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Susan Legêne

Susan Legène
Susan Legène

(1955) is a historian and professor of political history at the Vrije Universiteit in Amsterdam. Legêne has published numerous lectures and articles, including on the interface between (colonial) history and museology. In 2010 her publication Spiegelreflex: culturele sporen van de koloniale ervaring (Mirror reflex: cultural traces of the colonial experience) appeared. From 1985, Legêne was attached to the Royal Tropical Institute, since 1997 as Head of Museum Affairs at the Tropenmuseum. In addition, Legêne is a member of the National UNESCO Commission and a member of the Ethical Code Committee for Museums. She is project leader of the Indonesian/Dutch research project Sites, Bodies & Stories (The Dynamics of Heritage Formation in Colonial & Postcolonial Indonesia & the Netherlands), on the relationship between heritage, image processes, citizenship and national identity. She also participates in the research project Agora/The semantics of History, on digital access to heritage collections and historical awareness.

(WN 2020)

Archive available for: Susan Legêne

  • Winternachten 2020 – Friday Night Unlimited

    Art Deco - liberating the Arts

    How do musicians, (visual) artists and curators deal with decolonization? How does it influence, enrich or hinder their work?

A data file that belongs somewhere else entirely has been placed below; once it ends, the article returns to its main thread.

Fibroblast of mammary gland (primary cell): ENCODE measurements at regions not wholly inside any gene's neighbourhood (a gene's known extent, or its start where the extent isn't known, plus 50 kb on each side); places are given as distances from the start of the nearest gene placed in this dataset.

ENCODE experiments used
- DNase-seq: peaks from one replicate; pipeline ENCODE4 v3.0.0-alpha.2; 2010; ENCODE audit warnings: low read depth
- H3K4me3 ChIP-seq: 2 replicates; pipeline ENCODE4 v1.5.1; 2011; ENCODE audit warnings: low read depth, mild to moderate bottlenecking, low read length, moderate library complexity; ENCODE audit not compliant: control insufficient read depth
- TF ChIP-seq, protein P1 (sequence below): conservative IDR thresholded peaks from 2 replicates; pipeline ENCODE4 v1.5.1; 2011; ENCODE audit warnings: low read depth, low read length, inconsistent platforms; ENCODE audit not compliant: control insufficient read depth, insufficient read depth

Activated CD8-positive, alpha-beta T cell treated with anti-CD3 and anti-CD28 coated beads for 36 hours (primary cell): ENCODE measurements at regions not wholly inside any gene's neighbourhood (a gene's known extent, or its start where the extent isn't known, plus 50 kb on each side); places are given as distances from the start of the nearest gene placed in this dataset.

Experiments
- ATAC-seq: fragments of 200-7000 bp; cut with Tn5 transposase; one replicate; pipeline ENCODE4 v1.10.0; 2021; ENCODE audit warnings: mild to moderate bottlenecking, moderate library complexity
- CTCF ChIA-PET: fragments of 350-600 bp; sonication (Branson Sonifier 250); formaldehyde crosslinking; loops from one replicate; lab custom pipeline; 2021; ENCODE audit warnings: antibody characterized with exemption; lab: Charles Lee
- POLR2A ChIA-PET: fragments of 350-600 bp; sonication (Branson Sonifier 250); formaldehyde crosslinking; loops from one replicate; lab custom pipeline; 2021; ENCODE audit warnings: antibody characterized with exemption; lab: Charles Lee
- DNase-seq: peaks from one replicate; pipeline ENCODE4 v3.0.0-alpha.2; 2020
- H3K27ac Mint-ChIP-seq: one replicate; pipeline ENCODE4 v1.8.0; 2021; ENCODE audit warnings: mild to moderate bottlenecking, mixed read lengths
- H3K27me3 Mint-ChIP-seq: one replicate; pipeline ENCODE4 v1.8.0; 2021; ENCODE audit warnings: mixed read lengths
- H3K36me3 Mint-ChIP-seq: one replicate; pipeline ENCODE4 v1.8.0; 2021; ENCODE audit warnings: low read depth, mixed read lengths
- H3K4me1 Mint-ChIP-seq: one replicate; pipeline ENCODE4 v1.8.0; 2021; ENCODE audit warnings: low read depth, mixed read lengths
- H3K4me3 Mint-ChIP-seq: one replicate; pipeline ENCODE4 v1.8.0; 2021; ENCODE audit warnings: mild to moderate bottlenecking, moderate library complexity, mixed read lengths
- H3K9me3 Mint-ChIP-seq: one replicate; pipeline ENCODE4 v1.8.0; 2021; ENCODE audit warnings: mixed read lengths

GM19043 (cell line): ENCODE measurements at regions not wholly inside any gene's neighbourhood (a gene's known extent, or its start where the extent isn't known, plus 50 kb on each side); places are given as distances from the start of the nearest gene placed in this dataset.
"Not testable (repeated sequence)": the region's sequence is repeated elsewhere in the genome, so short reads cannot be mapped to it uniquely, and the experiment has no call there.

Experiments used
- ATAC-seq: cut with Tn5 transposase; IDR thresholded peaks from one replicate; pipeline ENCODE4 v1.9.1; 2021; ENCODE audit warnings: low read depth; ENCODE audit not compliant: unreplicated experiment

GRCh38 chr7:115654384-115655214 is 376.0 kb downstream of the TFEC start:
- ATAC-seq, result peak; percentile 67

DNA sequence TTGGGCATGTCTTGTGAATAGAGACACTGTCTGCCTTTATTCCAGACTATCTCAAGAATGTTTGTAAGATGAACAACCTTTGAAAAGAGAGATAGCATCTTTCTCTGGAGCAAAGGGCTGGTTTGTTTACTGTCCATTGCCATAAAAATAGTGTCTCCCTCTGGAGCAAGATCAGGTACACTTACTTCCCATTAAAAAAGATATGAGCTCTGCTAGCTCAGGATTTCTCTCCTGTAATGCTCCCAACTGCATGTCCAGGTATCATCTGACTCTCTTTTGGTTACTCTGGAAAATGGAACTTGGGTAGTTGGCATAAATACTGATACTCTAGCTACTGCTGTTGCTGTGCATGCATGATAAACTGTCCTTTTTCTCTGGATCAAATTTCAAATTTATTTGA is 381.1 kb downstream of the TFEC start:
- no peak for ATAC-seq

During the Friday Night Unlimited program, several events will focus on the decolonization of the mind. How free is our mind, what does freedom mean, and are we truly free, or caught in the framework of our culture, society and history? This theme is party based on the essay collection Decolonizing the Mind by the Kenyan writer Ngugi wa Thiong'o, in which he discusses colonized language and how its influence is still notable. Since he believes that language plays a constructive role in culture, history and identity, he argues for "lingustic decolonization".

    In this second event, Simon(e) van Saarloos discusses this subject with actor and writer Akwasi, with poet, visual artist and activist Quinsy Gario and with Susan Legène, Professor of Political History at the Vrije Universiteit Amsterdam.